Australia cash rate seen lower for longer as more banks predict cuts: Reuters poll

February 19, 2019

By Swati Pandey

SYDNEY (Reuters) – Australia’s central bank will keep rates at record lows until at least early 2021, a Reuters poll showed, with an increasing number of analysts either predicting a cut or pushing back their rate hike calls in the face of rising economic risks.

A recent run of soft economic data at home, and the pressure on overall output from falling home prices and slowing consumer spending prompted the Reserve Bank of Australia (RBA) this month to shift to a neutral stance from its previous tightening bias.

Economists followed suit, with every single one of the 41 polled now predicting the cash rate at a record low 1.50 percent this year compared with three who had expected one 25-basis-point hike by end-2019.

The RBA has kept policy unchanged since last easing in August 2016, with a median of 28 economists seeing this record stretch of steady rates extending at least until the first quarter of 2021.

“For the rates outlook, the course of the economy will drive whether the RBA manages to hold rates steady for a while, or, as the risk has grown in recent months, the RBA cuts again,” National Australia Bank economist David de Garis said.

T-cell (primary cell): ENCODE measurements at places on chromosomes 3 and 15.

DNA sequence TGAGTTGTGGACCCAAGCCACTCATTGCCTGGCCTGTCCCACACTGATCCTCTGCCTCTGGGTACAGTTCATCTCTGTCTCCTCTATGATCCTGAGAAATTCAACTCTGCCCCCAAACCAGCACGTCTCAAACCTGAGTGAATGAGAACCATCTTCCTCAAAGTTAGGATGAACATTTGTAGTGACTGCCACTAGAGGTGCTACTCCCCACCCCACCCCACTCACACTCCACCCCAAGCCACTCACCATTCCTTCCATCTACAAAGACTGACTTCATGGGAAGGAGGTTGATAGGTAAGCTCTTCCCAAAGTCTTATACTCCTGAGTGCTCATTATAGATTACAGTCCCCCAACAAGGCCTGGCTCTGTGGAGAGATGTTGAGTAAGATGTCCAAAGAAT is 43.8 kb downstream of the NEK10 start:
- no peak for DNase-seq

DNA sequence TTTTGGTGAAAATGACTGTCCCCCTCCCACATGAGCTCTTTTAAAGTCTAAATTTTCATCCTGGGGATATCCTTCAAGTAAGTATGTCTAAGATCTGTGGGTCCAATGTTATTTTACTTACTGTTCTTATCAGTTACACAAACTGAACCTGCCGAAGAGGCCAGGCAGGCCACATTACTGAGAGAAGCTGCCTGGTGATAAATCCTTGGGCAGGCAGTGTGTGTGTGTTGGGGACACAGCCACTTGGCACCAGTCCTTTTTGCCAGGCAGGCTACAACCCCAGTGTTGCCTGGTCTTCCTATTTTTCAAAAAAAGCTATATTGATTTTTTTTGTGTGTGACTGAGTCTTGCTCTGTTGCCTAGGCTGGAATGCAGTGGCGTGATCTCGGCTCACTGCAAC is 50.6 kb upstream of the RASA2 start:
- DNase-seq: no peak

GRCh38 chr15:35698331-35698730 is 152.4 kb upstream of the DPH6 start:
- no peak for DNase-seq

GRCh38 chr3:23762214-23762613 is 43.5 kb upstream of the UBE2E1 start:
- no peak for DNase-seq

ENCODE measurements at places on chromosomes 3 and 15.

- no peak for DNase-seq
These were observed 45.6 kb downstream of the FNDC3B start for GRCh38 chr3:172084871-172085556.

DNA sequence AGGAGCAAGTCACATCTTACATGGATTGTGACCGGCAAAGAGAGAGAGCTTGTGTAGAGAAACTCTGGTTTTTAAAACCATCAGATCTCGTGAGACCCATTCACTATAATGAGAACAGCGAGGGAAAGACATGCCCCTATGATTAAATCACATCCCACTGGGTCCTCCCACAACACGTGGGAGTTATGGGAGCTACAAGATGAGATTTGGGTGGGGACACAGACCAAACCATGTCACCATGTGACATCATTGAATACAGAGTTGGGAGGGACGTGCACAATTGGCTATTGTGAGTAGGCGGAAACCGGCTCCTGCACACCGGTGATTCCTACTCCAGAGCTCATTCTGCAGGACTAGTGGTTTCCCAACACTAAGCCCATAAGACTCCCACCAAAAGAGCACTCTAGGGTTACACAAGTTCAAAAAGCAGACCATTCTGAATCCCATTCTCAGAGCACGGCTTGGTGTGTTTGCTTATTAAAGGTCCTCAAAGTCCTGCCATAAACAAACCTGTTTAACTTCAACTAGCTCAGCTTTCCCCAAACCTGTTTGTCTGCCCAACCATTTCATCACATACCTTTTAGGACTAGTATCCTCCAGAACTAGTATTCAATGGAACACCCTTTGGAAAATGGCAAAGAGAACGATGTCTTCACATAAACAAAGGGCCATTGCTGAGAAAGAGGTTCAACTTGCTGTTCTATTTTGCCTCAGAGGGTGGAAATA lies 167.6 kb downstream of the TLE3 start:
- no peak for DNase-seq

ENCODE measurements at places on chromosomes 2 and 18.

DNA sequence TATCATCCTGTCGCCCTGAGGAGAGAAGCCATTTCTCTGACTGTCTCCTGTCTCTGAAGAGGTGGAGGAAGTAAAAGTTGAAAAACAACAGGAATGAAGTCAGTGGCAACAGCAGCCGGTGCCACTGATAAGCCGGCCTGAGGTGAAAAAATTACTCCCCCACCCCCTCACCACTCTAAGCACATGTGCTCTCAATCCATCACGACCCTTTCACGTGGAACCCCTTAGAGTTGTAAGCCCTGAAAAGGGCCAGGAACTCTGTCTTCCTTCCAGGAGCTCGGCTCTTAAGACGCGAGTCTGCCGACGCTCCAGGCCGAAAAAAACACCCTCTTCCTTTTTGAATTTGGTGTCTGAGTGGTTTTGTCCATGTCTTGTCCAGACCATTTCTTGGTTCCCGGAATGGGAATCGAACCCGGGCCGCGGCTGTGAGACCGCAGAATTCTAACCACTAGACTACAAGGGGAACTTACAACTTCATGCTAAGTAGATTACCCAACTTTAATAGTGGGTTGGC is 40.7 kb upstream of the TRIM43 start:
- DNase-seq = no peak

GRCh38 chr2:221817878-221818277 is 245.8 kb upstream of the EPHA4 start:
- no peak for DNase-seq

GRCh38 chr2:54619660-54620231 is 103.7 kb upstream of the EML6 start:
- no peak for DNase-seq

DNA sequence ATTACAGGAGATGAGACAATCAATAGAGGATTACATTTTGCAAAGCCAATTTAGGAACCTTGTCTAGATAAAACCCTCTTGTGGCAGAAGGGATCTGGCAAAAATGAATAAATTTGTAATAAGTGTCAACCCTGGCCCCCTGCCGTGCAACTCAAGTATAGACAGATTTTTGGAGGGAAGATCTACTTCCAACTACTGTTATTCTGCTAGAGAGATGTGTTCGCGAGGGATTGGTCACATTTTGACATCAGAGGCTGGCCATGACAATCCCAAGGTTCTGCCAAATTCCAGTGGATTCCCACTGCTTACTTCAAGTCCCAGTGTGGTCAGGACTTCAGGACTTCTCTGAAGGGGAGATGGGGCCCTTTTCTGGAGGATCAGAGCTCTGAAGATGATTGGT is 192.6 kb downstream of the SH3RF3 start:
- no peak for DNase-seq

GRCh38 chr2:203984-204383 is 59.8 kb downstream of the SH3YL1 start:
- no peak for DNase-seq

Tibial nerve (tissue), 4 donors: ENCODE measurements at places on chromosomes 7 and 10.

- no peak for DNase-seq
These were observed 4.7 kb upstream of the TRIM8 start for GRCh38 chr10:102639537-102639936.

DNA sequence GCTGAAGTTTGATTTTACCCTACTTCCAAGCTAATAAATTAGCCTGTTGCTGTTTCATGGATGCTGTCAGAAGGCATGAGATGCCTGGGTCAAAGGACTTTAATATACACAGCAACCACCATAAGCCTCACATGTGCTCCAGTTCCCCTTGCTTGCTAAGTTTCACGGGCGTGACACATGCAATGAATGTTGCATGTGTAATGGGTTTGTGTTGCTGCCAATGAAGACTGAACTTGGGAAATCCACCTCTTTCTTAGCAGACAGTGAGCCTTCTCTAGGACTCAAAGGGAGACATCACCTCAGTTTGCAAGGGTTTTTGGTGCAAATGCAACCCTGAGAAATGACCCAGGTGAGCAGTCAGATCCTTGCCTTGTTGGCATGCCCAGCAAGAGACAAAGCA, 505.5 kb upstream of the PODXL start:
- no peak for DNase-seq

“If there is a move this year, it’s more likely to be an easing in policy.”

Indeed, as many as 10 of 37 economists polled expect at least one cut by the end of next year compared with seven in the previous poll.

The change in outlook comes as Australia’s once high-flying property market nosedives, raising questions over its impact on consumer spending.

If the September quarter is anything to go by, the economy might be in for a rough patch over the coming year. Gross domestic product in that period came in much weaker than expected while retail and car sales – indicators of consumer health – have remained tepid.

With the U.S. Federal Reserve also signaling a pause to its tightening cycle, the market completely wiped out the chance of any RBA hikes over the next two years.

Instead, investors are now pricing in a better-than 50-percent chance rates will be cut by year-end.

(Reporting by Swati Pandey; Editing by Shri Navaratnam)

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